A journalist returning to the United States from Canada was assaulted by a Border Patrol agent this week after attempting to record his encounter.

The journalist, Rogier van Bakel of Reason.com, was preparing to enter Maine after a short family vacation in Quebec when he was stopped at the Jackman Border Patrol Station.

Traveling with his two daughters, Bakel says an agent began asking questions after viewing their passports.

“They do have their mother’s last name, and they do look somewhat Asian,” Bakel wrote. “I’m white. Maybe he’s curious.”

After informing the agent of his relation to the girls, Bakel says he was asked if he had “permission” to travel with his own daughters.

“Do you have a letter with her permission for you to travel with them?” the agent asked.

Stunned by the question, Bakel asked if he was required to carry such an item, prompting the agent to call for a vehicle search.

“He clearly doesn’t appreciate even that tiny bit of pushback,” Bakel noted.

After being ordered to follow the agent to a nearby building, Bakel says he grabbed his phone and began recording.

“For my protection, officer, I’m now recording what’s happening,” Bakel said.

According to Bakel, the agent almost immediately responded with violence.

“I step out of the car, and without warning, he physically attacks—that is, he wrestles the phone from my hand, twisting my arm in the process. I’m stunned,” Bakel wrote.

Despite Bakel’s actions being protected by the First Amendment, agents on scene claim the opposite.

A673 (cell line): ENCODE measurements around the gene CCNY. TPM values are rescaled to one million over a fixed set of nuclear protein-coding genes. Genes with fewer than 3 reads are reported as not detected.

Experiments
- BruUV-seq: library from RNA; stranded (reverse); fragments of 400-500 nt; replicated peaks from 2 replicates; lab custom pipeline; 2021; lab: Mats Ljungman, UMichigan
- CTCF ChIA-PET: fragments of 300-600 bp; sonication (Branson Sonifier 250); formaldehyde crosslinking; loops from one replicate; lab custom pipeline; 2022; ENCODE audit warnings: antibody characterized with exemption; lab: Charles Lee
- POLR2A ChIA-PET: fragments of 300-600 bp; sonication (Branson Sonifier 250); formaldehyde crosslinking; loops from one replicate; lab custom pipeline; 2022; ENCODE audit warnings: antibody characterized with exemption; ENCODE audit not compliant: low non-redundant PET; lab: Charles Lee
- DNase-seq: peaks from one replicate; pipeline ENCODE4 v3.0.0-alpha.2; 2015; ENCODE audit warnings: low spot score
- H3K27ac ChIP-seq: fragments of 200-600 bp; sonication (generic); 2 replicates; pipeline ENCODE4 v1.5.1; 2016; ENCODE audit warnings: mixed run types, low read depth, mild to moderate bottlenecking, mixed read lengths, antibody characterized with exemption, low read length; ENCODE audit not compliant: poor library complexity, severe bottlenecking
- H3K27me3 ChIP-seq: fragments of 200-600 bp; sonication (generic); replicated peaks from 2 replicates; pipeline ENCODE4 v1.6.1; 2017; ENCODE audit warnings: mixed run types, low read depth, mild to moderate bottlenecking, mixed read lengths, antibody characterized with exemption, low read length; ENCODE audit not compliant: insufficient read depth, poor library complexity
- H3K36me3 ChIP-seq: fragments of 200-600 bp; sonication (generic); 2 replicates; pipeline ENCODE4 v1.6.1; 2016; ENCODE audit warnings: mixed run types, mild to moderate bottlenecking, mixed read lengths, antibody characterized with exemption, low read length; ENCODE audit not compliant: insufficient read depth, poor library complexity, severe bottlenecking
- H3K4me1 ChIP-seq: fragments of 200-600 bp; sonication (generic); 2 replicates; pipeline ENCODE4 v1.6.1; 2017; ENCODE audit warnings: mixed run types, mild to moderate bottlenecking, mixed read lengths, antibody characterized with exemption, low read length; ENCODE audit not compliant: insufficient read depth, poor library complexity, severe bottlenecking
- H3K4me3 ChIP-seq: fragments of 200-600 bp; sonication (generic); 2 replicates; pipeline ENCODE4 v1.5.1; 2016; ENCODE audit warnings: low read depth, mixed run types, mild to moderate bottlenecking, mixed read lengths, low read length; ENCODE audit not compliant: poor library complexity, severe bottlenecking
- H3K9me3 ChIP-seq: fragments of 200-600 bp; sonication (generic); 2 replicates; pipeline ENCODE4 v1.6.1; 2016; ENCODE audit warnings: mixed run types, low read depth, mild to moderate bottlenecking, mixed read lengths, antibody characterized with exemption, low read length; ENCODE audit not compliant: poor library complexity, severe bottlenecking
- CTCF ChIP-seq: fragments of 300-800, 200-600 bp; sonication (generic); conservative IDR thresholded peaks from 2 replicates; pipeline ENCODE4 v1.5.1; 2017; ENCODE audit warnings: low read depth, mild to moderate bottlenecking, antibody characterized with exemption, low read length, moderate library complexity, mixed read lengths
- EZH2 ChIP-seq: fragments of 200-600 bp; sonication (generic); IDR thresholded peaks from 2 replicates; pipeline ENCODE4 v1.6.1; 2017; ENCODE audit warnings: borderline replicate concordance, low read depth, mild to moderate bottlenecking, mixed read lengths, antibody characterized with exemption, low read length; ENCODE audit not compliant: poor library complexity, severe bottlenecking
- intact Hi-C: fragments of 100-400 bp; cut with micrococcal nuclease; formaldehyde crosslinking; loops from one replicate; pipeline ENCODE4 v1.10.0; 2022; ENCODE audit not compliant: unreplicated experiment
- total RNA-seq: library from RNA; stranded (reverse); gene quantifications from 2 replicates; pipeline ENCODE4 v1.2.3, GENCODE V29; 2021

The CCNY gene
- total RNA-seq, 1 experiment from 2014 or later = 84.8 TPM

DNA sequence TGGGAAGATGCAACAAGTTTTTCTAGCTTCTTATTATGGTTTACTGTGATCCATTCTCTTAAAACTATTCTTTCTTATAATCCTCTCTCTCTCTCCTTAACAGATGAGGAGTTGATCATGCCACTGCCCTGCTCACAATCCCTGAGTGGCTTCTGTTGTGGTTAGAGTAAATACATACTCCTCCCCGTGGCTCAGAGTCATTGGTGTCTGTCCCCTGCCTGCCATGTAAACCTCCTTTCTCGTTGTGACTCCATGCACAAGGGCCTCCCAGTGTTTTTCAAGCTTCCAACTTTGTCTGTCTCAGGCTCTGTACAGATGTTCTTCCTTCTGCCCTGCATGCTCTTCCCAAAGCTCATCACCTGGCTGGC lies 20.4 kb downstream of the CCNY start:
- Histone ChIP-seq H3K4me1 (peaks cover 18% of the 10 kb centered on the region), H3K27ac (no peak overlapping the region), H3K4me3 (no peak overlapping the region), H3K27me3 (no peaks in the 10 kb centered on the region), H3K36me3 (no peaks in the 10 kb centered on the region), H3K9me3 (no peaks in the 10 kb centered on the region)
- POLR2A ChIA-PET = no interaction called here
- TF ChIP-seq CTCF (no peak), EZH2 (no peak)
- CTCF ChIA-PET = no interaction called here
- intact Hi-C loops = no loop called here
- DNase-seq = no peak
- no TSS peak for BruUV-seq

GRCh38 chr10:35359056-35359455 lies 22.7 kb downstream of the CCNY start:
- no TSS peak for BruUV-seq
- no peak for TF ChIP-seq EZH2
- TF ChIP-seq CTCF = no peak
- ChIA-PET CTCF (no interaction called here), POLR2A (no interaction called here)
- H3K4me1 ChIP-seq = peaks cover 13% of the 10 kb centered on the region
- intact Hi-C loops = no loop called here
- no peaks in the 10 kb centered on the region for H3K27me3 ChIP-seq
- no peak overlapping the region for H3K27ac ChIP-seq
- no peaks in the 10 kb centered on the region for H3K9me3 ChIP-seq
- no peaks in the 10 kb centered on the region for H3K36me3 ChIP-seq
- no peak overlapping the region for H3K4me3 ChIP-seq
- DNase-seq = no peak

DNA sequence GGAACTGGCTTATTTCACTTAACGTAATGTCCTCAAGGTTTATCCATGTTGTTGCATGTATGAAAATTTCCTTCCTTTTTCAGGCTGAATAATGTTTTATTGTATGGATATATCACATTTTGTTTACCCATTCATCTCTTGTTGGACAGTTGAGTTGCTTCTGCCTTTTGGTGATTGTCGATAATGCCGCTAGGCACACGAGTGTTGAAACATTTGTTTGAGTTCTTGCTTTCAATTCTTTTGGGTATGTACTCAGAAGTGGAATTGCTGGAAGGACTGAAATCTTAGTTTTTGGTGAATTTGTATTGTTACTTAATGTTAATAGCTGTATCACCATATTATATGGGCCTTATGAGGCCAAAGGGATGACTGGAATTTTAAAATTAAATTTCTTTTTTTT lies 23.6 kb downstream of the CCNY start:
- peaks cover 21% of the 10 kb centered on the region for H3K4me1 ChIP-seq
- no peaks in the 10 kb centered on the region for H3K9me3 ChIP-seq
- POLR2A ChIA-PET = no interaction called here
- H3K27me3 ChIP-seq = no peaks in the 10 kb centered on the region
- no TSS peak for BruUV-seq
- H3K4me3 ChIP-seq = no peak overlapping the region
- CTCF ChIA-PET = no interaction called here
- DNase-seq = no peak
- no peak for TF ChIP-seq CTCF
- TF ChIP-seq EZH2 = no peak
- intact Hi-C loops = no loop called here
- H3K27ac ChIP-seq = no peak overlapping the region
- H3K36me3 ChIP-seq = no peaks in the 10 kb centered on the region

Agents even went as far as defending the assault, telling Bakel that his recording could show people the type of question they ask.

“As a journalist, I can tell the world, in writing, what questions you ask,” Bakel responded. “In the U.S., anyone has that right. That’s certainly not against the law. What’s the difference between that and recording the conversation?”

After several moment of silence, agents claimed that the issue was a matter of “officer safety and security.”

Adding insult to injury, agents went on to tell Bakel that he could not leave until his footage was deleted. Not wanting to stay any longer, Bakel says he opted to comply.

“My daughters and I roll away, in our unsearched car—having ultimately posed no greater threat to the United States than the unthinking importation of three clementines, contraband that the border patrol professionals have bravely confiscated and discarded,” Bakel wrote in closing. “I’m sure they’ll rest easy tonight, and so can you.”

Incredibly, as illegal aliens enter the country en mass without issue, Americans receive the opposite treatment.

Earlier this week, a border agent in Alaska pointed his gun at a boy scout’s head after a seperate scout began looking through his luggage. Agents proceeded to detain the entire troop for more than four hours, threatening one scout with prison time for taking a photograph.

A journalist taking pictures at the New Mexico border was detained for more than five hours and threatened with a cavity search just last month. According the journalist, federal agents demanded he delete his photographs as well.

Unfortunately, anyone entering the country in a lawful manner now faces more scrutiny than those arriving illegally. As revealed by National Border Patrol Council Vice President Shawn Moran last October, agents attempting to do their job are being ordered to ignore illegals crossing the border.


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